This week I had 5 attempts.
This week I did an eval on a soccer player who was complaining of hip and back pain. Something I found interesting in her history is that the head of her femur is too small for her acetabulum which she says causes various types if muscle a joint pain. She first noticed her pain when she went for a goal shot. She reported a sharp pain 7/10 when she kicked and 4/10 when running. She also reported pain with trunk rotation. I then went on to my inspection where there was no redness, no swelling, no bleeding, and no obvious deformity. Then I began my palpations. I started with her mid back. There was palpable tightness and knots on the left lateral side of her mid back and along para spinals. I also palpated her sacrum and PSIS where there was palpable tenderness and reported pain of 7/10. Her PSIS were also out of alignment. Next I did Range of Motion. I did active, passive, and resisted for hip flexion, hip extension, trunk flexion, and trunk extension. I also had the patient do active trunk rotation. From the ROMs I was able to rule in an oblique and possible para spinal strain. Her strength was a 5/5 hip flexion and 4/5 for hip extension. I then continued to special tests. I found a (+) Long sits, (+) SI compression, (+) SI distraction. Due to her strength, positive special tests, and palpation findings, I believe she had SI dysfunction. My immediate treatment for her was to correct the malalignment and to give her Ice. I feel like this eval was a good step for reaching my goal of becoming more accurate with my evaluations. I felt very confident with my findings and that I was able to flow easily from one section of an eval to another. I did use my special test book to remind me of special test. Although it is acceptable to use a resource while doing an eval, I would like to be at a point where I wouldn’t have to use one as often, especially for simple tests like compression and distraction.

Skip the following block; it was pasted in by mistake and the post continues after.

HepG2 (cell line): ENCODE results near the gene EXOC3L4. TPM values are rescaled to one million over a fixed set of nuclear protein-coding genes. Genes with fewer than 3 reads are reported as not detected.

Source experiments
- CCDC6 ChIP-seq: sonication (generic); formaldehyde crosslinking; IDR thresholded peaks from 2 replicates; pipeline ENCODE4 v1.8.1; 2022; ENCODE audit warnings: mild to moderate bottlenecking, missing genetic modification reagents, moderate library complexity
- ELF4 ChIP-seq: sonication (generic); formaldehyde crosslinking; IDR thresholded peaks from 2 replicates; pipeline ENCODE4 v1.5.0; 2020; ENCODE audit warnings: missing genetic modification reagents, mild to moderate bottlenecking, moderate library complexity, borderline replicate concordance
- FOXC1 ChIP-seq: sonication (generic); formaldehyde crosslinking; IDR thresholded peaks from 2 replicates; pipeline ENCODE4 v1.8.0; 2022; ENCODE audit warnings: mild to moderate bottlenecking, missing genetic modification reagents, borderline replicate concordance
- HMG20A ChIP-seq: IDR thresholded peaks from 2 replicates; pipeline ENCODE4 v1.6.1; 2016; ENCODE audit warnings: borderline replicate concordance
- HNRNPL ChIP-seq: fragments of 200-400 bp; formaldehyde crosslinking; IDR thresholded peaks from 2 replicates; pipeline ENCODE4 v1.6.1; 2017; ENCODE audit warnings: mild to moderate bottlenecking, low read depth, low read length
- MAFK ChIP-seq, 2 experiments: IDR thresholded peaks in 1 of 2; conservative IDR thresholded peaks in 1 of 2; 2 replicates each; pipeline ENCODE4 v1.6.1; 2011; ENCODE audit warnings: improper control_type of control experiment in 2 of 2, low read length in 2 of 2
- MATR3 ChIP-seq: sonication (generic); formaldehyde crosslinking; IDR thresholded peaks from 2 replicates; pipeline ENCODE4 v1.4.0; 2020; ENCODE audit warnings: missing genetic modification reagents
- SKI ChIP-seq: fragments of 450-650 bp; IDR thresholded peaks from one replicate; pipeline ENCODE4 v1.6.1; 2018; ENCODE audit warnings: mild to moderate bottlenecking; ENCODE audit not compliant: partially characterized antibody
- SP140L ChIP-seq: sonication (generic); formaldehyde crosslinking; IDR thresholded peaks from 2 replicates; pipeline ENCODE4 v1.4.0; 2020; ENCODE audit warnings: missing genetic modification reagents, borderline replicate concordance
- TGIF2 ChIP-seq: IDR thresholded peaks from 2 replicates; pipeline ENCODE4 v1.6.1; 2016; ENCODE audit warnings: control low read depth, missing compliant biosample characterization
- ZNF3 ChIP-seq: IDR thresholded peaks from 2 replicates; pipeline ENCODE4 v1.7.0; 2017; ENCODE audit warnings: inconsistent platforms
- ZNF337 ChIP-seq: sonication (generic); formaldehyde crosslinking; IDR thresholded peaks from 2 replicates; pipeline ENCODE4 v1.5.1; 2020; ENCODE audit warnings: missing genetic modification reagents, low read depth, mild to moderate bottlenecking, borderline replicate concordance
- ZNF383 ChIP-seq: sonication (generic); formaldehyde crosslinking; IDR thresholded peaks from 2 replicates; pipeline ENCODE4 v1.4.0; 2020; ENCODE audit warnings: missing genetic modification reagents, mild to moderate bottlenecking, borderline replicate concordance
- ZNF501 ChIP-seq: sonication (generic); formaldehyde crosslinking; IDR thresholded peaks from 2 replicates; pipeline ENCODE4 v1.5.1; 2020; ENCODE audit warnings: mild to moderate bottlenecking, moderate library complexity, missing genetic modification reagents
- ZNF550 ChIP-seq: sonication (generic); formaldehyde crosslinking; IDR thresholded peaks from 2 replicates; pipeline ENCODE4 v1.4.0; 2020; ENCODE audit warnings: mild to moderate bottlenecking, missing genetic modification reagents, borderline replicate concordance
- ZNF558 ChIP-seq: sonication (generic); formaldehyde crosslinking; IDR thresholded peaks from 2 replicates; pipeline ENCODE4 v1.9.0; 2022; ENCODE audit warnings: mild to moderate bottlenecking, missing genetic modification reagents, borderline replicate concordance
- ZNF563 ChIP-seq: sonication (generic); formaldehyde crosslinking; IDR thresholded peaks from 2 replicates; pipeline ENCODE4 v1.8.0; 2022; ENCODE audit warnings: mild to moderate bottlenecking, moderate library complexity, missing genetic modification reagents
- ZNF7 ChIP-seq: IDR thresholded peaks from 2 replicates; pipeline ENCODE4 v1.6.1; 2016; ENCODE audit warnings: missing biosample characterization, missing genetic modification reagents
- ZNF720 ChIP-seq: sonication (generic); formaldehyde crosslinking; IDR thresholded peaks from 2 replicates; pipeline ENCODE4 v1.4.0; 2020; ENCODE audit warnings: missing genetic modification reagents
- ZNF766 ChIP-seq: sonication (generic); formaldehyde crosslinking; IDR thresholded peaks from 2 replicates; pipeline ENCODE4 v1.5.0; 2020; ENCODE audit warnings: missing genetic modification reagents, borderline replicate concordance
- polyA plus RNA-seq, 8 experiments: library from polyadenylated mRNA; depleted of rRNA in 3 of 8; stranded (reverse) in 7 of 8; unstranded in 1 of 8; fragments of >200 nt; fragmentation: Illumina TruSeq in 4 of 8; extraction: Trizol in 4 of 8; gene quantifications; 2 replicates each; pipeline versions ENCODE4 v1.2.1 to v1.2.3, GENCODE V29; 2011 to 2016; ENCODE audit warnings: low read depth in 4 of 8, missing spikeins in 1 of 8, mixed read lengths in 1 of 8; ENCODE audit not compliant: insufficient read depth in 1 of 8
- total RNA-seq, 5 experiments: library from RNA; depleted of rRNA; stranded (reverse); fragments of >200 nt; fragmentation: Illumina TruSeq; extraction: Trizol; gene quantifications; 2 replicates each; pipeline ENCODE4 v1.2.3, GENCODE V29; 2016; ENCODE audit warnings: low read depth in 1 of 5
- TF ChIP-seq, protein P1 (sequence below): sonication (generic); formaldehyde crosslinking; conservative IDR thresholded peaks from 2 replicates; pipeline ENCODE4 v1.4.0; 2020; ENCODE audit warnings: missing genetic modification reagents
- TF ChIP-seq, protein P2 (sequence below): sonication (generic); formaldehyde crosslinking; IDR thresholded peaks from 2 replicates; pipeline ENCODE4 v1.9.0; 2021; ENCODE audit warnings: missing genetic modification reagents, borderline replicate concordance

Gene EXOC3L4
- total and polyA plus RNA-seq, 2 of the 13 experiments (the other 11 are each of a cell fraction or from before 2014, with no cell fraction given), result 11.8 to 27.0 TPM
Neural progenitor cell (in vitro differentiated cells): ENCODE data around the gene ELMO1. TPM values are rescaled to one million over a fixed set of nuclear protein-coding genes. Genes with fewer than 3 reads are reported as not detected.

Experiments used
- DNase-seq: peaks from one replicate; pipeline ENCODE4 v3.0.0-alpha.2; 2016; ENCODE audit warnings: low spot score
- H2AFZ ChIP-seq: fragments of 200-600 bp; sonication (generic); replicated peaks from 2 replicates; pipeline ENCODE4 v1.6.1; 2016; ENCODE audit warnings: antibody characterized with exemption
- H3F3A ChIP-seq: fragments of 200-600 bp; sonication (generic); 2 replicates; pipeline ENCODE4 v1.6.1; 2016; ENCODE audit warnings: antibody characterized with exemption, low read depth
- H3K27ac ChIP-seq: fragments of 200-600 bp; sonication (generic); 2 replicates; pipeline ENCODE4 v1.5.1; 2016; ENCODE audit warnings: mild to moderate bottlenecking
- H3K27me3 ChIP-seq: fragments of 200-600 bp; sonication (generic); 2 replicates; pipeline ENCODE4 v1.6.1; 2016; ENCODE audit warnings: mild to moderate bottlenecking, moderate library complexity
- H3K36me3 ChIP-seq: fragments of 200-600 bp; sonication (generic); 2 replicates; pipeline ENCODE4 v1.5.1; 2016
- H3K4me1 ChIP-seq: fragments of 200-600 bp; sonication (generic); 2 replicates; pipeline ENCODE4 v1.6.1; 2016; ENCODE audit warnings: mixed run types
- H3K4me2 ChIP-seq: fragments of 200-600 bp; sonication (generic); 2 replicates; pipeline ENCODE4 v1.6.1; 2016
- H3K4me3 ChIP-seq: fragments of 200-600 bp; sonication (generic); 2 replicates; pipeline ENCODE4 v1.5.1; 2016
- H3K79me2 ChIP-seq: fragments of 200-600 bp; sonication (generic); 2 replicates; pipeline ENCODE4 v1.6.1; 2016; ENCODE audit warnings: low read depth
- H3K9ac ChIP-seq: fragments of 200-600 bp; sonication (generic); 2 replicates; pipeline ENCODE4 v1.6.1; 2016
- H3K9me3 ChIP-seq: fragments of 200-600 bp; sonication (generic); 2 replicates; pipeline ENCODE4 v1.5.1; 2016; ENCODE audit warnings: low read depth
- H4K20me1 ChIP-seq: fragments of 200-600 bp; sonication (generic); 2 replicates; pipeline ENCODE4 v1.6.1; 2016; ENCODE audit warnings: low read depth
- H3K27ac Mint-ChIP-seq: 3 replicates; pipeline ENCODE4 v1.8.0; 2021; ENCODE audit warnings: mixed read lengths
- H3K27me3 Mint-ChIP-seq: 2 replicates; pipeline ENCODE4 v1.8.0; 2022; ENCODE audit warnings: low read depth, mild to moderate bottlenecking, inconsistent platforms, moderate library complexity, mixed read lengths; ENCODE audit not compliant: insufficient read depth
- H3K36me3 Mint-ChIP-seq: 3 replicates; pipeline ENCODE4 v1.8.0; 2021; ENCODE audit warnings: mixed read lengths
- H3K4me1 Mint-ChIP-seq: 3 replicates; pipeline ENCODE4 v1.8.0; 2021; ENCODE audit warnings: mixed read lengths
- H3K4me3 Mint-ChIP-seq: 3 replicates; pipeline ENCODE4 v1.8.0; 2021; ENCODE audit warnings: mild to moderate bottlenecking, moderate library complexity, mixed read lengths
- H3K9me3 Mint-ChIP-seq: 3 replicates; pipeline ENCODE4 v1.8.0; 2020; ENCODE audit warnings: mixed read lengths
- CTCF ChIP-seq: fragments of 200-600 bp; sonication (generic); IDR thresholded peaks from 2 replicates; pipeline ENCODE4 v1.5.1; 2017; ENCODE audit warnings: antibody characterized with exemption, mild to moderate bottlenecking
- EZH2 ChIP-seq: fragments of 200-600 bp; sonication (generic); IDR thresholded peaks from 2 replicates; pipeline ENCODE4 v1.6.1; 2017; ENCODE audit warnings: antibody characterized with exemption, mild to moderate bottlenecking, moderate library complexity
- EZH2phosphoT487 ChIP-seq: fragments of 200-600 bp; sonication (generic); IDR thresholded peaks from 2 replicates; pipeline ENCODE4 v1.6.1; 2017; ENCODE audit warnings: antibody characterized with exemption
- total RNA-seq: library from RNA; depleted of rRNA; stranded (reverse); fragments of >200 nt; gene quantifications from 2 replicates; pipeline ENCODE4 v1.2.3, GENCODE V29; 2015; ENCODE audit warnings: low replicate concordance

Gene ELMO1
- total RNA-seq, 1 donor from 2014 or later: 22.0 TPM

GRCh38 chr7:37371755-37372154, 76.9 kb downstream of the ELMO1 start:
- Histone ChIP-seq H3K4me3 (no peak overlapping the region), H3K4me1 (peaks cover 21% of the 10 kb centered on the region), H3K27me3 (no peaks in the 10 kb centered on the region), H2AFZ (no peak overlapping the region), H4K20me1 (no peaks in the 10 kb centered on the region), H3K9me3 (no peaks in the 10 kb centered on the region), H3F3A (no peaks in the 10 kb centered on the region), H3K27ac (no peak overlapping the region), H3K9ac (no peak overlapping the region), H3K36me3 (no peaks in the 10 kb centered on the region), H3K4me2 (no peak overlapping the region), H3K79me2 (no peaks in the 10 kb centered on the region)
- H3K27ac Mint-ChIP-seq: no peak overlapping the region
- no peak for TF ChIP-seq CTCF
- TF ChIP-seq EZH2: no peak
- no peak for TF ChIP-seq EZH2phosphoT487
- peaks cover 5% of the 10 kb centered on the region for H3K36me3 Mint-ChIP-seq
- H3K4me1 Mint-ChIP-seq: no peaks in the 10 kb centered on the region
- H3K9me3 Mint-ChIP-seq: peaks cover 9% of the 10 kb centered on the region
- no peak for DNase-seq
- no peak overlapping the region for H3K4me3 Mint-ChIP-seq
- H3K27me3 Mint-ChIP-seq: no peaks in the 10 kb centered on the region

This week I had two attempts, one was performed to mastery.
This is where I do my weekly clinical blog assignment. There is either a prompt I am responding to, or I just talk about something exciting I saw during the week.